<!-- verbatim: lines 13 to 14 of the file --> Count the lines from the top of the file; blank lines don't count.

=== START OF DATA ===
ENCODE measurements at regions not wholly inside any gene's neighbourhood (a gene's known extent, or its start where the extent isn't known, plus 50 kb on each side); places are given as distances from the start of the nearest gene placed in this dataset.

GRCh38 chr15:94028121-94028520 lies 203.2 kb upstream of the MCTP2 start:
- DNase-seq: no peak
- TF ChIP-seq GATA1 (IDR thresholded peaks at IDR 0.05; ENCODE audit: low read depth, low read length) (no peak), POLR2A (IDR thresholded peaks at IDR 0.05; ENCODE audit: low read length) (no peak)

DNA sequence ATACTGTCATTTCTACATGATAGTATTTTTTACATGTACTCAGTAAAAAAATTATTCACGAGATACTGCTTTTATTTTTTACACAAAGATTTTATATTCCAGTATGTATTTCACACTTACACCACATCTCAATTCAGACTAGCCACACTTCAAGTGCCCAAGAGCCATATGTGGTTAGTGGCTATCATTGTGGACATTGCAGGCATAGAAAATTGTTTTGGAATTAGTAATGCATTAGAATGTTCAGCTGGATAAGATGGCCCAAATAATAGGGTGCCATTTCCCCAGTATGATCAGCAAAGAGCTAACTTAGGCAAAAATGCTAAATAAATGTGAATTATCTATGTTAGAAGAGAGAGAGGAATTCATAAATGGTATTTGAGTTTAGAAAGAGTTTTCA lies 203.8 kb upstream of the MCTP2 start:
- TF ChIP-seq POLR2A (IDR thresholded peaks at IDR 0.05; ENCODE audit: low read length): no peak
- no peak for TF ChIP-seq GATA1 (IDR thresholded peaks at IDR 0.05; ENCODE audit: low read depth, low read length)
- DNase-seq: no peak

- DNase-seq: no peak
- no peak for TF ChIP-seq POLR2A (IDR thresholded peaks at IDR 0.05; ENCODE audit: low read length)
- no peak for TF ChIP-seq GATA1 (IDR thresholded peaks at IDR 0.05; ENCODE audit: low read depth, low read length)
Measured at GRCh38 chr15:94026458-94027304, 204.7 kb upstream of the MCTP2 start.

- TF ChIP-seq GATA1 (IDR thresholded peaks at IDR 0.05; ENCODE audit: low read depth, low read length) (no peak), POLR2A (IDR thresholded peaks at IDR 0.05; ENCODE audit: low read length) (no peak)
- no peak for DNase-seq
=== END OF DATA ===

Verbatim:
- TF ChIP-seq GATA1 (IDR thresholded peaks at IDR 0.05; ENCODE audit: low read depth, low read length) (no peak), POLR2A (IDR thresholded peaks at IDR 0.05; ENCODE audit: low read length) (no peak)
- no peak for DNase-seq